Cape Town – The City of Cape Town is sitting on 15 drones it purchased last year, waiting for licences from the Civil Aviation Authority, whose complicated application process is hampering the rollout of the technology to fight crime.
The City is only in phase one of the five-phase licence process.
Executive director for safety and security Richard Bosman said the city manager signed off on a report authorising the safety and security director to represent the city manager during the application.
“When we followed up, we were informed that they were not reviewing any applications during lockdown. On a second follow up, they indicated that they are now ready to look at our application and we resubmitted on July 22, 2020.
“The drones that the City purchased are being used for training,” Bosman said.
He said the City had identified the use of a remotely piloted aircraft system (RPAS) to be an effective tool for intelligence gathering and decision making.
“As such, the RPAS will be used at any incident or event where aerial views of an incident or activity is required or in circumstances where human observance is hampered.
“This includes incidents where potential loss of life/property can be prevented through accurate identification and location, search and rescue operations and general firefighting operations.”
In August last year, the City announced it had trained six drone pilots and purchased a number of drones to help combat crime and inspect bridges.
It had reportedly spent more than R500 000 on drones.
According to the City the drones were acquired via tender and request for quotation. They have been procured in the last two financial years.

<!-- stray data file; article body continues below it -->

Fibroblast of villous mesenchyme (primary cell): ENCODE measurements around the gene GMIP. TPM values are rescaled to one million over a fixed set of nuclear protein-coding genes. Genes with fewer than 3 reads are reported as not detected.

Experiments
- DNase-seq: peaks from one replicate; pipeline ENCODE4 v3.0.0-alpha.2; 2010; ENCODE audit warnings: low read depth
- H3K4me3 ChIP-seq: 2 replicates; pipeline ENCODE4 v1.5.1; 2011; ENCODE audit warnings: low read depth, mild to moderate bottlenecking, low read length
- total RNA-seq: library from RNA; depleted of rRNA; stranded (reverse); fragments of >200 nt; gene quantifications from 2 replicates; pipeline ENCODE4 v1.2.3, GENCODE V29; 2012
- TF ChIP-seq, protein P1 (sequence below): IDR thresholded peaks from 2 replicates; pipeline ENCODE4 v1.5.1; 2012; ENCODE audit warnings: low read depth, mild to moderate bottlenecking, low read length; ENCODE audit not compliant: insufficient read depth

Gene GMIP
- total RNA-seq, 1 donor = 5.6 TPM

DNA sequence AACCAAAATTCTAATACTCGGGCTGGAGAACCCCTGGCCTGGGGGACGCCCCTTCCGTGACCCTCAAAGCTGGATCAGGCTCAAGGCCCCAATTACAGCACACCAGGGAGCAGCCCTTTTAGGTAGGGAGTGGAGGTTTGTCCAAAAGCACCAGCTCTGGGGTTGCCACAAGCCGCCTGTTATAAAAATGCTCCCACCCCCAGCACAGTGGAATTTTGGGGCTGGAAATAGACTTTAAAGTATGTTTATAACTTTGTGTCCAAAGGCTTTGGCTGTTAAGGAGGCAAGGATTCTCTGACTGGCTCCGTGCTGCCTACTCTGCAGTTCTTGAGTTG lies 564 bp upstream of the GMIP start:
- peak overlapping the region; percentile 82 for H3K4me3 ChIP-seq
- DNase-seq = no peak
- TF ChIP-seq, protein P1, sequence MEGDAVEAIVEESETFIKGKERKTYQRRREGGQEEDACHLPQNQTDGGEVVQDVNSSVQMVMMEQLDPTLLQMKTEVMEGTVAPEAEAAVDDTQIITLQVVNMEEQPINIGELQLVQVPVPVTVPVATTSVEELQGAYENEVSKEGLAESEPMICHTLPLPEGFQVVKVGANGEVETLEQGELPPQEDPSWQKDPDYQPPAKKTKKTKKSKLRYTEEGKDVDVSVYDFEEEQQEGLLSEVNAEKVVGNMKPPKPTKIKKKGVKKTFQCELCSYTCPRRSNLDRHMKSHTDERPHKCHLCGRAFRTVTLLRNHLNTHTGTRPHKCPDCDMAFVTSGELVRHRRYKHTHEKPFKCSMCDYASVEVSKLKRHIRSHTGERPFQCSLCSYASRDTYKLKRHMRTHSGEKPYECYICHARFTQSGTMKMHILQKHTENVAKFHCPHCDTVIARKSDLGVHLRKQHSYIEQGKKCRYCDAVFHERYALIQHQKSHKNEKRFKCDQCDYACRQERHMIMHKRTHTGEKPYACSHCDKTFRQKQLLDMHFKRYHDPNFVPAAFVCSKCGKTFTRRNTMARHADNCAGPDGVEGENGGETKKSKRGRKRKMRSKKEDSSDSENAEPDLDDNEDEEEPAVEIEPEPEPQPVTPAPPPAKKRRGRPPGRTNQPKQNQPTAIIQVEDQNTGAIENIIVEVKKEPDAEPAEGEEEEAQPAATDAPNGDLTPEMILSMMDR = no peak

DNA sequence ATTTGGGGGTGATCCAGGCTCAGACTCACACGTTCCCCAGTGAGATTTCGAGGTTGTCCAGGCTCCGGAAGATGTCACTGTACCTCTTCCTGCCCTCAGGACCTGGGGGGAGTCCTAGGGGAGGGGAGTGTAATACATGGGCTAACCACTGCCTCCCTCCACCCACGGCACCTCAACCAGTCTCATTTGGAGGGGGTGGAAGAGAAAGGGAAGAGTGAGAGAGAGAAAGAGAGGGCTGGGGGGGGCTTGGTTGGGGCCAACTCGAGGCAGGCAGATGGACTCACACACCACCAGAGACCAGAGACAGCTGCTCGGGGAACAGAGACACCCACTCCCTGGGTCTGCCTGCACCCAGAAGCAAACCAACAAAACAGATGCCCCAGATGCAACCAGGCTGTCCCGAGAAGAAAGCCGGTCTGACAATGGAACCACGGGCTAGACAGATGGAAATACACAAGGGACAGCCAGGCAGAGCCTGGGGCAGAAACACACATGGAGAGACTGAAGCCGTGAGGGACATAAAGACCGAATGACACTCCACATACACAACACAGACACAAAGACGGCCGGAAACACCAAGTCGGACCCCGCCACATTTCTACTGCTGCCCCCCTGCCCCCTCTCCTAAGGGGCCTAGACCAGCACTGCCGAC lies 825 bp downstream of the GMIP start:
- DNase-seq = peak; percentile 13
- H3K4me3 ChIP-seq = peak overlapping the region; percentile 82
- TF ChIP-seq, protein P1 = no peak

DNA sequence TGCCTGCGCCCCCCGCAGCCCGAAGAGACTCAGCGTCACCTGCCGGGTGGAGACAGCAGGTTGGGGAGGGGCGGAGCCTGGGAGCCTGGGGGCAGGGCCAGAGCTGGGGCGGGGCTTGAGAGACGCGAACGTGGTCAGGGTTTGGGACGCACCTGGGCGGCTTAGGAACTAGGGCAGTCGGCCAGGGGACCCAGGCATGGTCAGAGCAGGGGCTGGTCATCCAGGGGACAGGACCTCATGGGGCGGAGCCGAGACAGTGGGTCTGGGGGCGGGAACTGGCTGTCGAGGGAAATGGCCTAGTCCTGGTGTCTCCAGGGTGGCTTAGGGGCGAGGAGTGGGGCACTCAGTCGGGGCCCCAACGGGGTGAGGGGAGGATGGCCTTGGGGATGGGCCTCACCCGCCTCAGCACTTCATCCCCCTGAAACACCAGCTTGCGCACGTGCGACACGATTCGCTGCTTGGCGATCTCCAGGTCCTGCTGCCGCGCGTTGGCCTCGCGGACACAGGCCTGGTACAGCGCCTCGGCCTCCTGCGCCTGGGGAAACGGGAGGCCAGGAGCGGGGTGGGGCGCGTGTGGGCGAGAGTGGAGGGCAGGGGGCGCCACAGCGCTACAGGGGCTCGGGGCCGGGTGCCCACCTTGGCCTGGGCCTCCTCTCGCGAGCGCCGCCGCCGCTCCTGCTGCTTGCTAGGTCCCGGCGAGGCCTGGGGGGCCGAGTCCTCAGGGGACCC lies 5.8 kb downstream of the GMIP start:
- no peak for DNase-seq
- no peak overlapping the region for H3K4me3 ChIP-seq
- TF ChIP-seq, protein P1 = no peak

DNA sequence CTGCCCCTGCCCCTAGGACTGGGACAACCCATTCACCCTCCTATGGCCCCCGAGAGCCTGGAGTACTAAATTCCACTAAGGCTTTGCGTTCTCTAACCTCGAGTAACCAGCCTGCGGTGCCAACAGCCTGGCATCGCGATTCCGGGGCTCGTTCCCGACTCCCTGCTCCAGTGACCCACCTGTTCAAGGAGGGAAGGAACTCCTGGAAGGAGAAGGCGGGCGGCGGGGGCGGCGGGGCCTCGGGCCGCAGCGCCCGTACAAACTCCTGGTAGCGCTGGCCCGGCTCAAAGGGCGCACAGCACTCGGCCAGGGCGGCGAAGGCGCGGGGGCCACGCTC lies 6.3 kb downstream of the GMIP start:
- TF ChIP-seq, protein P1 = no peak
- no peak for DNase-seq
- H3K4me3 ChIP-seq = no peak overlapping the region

The City said it had purchased in total 15 drones.
There are two qualified pilots, six learner pilots, while two additional learner plots sent for training last October are in the process of being licenced.
According to a report that was tabled at a recent mayoral committee meeting, the safety and security directorate stated: “The SA Civil Aviation Authority (SACAA) indicated that they will not be able to review the safety and security directorates’ RPAS application due to the pandemic and countrywide lockdown.
“It must be noted that our application was sent more than two weeks prior to the lockdown.”
According to the SACAA , the City is at phase one of a five-phase certification process.
Phase one is a pre-application process that familiarises the applicant with expectations and details requirements for each phase of the application process.
Spokesperson for the SACAA Kabelo Ledwabe said: “We received the City of Cape Town’s letter of intent on July 22.
“We have since engaged the City on expectations and requirements and this will be formalised in a pre-application meeting that has been pencilled for end of September.”
Ledwabe said the speed at which an application gets finalised depended largely on the complexity of the transaction and the applicant’s state of readiness.
“It is vital to reiterate that the more detailed the submission the quicker the turnaround times,” he said.